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OWAA celebrates its 90th birthday next year. With such a big birthday looming (celebration preparations are in the works now), and as my year serving as your president winds down, it’s only natural to look back not only over the last year, but also over OWAA’s history. I’ve come to appreciate how OWAA has stayed true to its mission throughout nearly a century of substantial changes in the field of outdoor communications, yet it modernized time and again to stay relevant. OWAA is not just a survivor. It’s an industry leader, and remains the “voice of the outdoors,” because of you and me, its members.
OWAA was founded in 1927 at a time when bootleggers supplied whiskey and journalists who delved into outdoor topics probably drank too much of it. There were no standards in our craft, no ethics and few real jobs as outdoor content providers. That year, at the Izaak Walton League of America’s fifth annual convention, 18 writers founded OWAA for “the purpose of bettering of our profession, to give more stability and standing to the same, and to eliminate untruths from stories of the outdoors.” Morris Ackerman, who wrote the first ever outdoor column for the Cleveland Leader and then served as the first outdoor editor of the Cleveland Daily News, led the group. Outdoor columns and outdoor editors didn’t exist before Ackerman. His efforts and those of his peers created the field in which you and I now earn our livelihoods.
Today, OWAA has about 700 members plus 200 supporter groups. Some of us still produce outdoor prose for newspapers, but as these opportunities have become fewer and as singular media outlets have turned into multi-media companies, we’ve become broadcasters, photographers, magazine and Internet content providers, videographers and filmmakers, artists and authors. We now cover a cross-section of outdoor activities, destinations and gear, as well as conservation stories.
Times have changed, and so has OWAA, which is why it’s still a vibrant organization. As your president for the last year, I hope I have contributed to OWAA’s ability to stay current in positive ways. As time and technology march forward, its OWAA’s ability to change and help its members do the same that will keep it viable. You should take advantage of all your OWAA membership offers, starting with the annual conference.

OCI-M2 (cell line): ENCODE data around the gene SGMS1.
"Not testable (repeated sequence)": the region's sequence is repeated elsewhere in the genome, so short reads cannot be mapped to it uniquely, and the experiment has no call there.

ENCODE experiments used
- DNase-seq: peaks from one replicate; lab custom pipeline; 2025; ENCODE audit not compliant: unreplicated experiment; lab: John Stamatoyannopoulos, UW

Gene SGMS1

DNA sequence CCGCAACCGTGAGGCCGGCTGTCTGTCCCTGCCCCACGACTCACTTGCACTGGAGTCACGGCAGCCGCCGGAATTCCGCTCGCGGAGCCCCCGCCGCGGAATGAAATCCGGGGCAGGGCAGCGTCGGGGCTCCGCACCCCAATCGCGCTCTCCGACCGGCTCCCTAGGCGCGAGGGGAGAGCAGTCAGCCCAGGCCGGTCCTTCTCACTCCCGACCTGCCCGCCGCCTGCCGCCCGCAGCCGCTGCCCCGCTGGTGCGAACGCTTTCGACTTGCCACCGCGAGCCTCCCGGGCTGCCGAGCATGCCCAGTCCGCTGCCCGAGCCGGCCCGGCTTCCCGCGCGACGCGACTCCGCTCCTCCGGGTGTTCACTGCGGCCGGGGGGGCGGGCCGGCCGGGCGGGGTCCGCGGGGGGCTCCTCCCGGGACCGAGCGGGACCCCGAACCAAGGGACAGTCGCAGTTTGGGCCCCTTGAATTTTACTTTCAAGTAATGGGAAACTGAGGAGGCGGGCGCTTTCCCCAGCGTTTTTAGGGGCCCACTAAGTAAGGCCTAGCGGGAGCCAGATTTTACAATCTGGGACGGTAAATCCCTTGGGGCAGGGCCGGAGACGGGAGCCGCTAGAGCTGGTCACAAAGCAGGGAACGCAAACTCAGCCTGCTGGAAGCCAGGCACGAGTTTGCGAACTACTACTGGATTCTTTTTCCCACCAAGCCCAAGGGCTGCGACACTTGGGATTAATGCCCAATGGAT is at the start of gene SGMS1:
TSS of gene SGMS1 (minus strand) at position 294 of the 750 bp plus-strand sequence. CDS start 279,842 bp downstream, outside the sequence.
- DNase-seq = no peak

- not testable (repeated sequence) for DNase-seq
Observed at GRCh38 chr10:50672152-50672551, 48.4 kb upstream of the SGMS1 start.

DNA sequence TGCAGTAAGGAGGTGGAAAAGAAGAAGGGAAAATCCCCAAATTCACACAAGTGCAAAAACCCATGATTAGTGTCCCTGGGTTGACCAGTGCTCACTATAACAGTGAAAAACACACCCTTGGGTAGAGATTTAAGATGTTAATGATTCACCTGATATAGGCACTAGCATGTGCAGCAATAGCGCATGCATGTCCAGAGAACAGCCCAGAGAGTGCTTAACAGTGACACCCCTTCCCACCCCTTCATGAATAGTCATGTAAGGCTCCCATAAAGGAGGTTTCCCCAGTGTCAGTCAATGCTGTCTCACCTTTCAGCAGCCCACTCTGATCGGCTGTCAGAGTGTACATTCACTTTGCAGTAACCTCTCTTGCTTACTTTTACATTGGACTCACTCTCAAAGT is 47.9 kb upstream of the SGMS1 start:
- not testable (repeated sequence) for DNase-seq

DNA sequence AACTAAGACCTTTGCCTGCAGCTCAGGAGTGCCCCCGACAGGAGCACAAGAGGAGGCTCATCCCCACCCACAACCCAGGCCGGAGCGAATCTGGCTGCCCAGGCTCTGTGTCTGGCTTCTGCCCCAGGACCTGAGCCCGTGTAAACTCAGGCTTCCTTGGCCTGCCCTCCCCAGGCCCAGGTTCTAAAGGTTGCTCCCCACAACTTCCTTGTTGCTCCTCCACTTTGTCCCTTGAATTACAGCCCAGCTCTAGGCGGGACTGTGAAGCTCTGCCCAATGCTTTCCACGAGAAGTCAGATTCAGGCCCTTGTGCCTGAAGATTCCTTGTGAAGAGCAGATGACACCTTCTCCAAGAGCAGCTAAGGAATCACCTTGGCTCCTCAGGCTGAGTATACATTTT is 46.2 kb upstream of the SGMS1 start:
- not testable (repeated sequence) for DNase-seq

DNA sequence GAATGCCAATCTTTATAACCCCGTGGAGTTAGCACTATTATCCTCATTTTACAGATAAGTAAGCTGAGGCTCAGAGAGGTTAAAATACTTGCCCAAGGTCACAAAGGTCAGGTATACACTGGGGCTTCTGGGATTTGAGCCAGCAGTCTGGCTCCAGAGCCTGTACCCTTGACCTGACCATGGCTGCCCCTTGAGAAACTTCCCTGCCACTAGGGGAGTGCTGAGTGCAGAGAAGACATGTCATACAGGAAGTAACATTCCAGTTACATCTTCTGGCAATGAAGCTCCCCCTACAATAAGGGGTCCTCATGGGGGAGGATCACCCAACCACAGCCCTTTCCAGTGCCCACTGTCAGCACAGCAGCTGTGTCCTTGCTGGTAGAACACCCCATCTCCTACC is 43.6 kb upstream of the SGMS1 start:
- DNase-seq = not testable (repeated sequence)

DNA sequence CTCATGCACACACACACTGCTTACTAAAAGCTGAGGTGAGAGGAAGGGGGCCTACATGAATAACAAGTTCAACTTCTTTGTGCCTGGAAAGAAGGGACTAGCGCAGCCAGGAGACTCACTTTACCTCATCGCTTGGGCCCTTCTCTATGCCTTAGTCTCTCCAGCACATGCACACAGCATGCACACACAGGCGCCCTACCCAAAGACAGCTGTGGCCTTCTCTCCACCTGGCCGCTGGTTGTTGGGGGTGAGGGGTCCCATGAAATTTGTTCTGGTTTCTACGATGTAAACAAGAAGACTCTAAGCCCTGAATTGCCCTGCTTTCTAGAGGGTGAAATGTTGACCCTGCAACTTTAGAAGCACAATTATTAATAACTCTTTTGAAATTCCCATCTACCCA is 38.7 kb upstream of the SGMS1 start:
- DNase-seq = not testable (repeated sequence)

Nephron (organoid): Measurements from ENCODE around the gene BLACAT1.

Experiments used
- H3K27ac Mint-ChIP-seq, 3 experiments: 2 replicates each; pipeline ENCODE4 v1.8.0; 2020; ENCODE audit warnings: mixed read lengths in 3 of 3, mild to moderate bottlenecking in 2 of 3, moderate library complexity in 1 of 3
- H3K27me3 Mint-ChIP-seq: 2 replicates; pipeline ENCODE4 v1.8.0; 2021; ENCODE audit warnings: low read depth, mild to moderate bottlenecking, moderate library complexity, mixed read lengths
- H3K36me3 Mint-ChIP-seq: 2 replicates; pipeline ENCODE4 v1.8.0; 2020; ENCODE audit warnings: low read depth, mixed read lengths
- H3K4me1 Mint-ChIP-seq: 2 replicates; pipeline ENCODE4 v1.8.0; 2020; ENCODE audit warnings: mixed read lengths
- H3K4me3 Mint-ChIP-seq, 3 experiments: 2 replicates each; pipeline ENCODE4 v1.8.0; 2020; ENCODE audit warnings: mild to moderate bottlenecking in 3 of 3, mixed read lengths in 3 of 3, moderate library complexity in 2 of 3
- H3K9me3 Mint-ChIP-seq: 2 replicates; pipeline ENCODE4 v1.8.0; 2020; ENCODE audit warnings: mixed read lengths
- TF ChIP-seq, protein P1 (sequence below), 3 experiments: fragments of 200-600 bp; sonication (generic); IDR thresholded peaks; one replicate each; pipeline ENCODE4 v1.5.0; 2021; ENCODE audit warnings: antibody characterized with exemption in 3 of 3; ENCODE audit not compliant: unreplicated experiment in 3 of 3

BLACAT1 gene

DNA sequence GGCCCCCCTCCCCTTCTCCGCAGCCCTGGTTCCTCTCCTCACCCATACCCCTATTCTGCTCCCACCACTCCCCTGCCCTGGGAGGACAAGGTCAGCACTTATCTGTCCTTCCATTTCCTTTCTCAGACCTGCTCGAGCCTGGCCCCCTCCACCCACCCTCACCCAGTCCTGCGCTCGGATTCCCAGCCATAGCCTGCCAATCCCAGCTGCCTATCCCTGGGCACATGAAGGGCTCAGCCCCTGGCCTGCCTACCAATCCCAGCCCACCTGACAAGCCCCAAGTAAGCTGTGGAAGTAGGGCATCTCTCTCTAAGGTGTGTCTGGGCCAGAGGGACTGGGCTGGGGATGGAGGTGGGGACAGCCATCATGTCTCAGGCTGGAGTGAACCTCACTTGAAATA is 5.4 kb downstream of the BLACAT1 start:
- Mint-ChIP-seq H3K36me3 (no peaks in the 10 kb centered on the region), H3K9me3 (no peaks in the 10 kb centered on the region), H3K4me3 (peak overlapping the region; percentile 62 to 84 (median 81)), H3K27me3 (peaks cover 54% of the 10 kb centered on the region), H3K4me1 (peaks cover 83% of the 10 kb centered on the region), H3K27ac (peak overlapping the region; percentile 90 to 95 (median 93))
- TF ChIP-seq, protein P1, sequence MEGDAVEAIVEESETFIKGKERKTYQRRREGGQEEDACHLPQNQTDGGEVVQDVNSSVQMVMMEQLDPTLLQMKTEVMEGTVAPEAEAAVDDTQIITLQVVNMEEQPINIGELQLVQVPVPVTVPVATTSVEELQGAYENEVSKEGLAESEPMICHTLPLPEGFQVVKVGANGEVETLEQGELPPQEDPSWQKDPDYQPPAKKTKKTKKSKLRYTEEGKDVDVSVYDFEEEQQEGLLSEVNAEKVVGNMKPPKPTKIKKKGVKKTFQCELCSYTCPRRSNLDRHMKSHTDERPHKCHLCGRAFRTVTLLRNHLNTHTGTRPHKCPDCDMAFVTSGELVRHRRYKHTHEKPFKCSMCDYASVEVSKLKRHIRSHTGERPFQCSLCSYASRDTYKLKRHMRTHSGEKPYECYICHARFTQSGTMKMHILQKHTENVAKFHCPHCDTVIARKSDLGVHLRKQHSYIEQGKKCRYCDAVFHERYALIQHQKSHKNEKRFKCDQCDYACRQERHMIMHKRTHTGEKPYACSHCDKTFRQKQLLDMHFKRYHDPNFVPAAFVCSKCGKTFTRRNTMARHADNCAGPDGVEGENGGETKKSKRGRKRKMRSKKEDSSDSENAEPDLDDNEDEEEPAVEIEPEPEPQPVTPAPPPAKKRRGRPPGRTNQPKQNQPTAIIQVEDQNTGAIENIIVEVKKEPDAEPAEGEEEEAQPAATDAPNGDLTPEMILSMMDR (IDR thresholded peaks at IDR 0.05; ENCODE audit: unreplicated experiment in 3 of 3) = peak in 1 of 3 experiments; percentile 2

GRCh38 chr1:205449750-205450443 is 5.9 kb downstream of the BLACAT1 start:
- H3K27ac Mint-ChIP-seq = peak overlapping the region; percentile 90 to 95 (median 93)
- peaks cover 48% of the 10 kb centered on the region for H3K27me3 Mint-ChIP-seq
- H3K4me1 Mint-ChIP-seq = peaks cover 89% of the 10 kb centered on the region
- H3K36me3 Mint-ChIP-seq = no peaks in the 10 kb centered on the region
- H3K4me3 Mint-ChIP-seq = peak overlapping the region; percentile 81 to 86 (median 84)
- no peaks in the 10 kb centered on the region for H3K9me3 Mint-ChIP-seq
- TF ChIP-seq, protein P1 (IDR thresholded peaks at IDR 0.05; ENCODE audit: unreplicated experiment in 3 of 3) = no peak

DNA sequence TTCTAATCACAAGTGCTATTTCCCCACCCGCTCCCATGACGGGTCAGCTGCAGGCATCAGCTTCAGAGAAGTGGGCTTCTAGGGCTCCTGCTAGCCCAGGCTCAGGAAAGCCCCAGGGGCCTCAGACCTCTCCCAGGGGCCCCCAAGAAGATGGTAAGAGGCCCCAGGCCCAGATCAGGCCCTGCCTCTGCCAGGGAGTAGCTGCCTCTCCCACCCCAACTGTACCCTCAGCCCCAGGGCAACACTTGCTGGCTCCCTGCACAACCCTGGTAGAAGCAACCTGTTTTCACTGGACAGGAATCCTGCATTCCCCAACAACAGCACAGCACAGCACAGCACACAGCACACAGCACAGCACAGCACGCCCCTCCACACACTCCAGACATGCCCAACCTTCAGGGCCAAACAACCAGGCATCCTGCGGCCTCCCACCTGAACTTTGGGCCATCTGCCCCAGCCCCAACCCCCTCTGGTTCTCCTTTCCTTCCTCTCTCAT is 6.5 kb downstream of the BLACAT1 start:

This year we’ll gather in Billings, Montana, July 16-19. This year’s conference is a life-list location for many. My husband, Jack Ballard, a native Montanan, is local chair. He has cherry-picked some of the best outdoor experiences in the Treasure State for your pre- and post-conference trips, and our second vice president Phil Bloom has put together an outstanding program. You can read about what we’re offering by visiting http://owaa.org/2016conference/agenda/.
I’m looking forward to welcoming you to Montana and guarantee you’ll leave with at least one new career-enhancing skill, a few story ideas, a number of new contacts and many fond memories.
Shortly after I see you in Billings, I will pass the gavel to Brett Prettyman. As I look back over the last year, I’m proudest OWAA has accomplished the following under my watch:
- Our financials are in the black thanks to our executive director Tom Sadler’s adroit management of our funds with the help of our treasurer Ty Stockton.
- Development chair Rich Patterson master-minded a plan for ongoing giving to our endowment, helped us take advantage of a generous matching gift and laid the groundwork for the Bob Smith Fund in honor of OWAA’s first legal counsel and in celebration of OWAA’s 90th anniversary. You can donate by visiting http://owaa.org/store/donation/.
- We made a huge improvement in OWAA’s member recruiting materials thanks to Tom Keer. You can find the new brochures at http://owaa.org/file/individual-membership-brochure-2016.pdf.
- We completed a member survey shepherded by Colleen Miniuk-Sperry to help headquarters and the board better understand your conference preferences.
- We steered through a nationally explosive situation between OWAA member Don Thomas and OWAA supporter Ducks Unlimited.
- We hosted OWAA’s first three webinars covering Adobe Lightroom, how to make money as a nature photographer and on capturing and using audio from the field.
- We saved you annual permitting fees on federal lands, thanks largely to Mark Freeman’s expertise and watchdogging. Freeman worked with U.S. Forest Service Chief Tom Tidwell and then with the Congressional committee that drafted the language in the Sportsmen’s Bill on the parts of the bill that pertains to editorial work on lands managed by the Department of the Interior and the Department of Agriculture.
- We introduced a searchable on-line member directory, spearheaded by Ashley Chadwick and Jessica Seitz, to make it easier for us to find each other, whether member editors are looking for writers or new members are looking for mentors, or just for members to stay in touch.
- With the help of our legal counsel, Bill Powell, we protected our magazine’s trademark while avoiding potentially costly legal fees, a situation kept quiet until now due to its sensitive nature, but of substantial angst while it was in progress to me and the executive committee.
I leave my year as president with both regret and relief. Regret because there’s much more to accomplish. A year is too short. Relief because leading OWAA can be all consuming at times. I often found myself putting OWAA ahead of my day job as a freelance writer and photographer. It didn’t help pay the bills, but rewarded me in many invaluable ways, including the chance to work with so many bright, enthusiastic board and committee members. Thank you for allowing me to lead OWAA. Time for me to spend more time outdoors! ♦
— OWAA President Lisa Ballard, email@example.com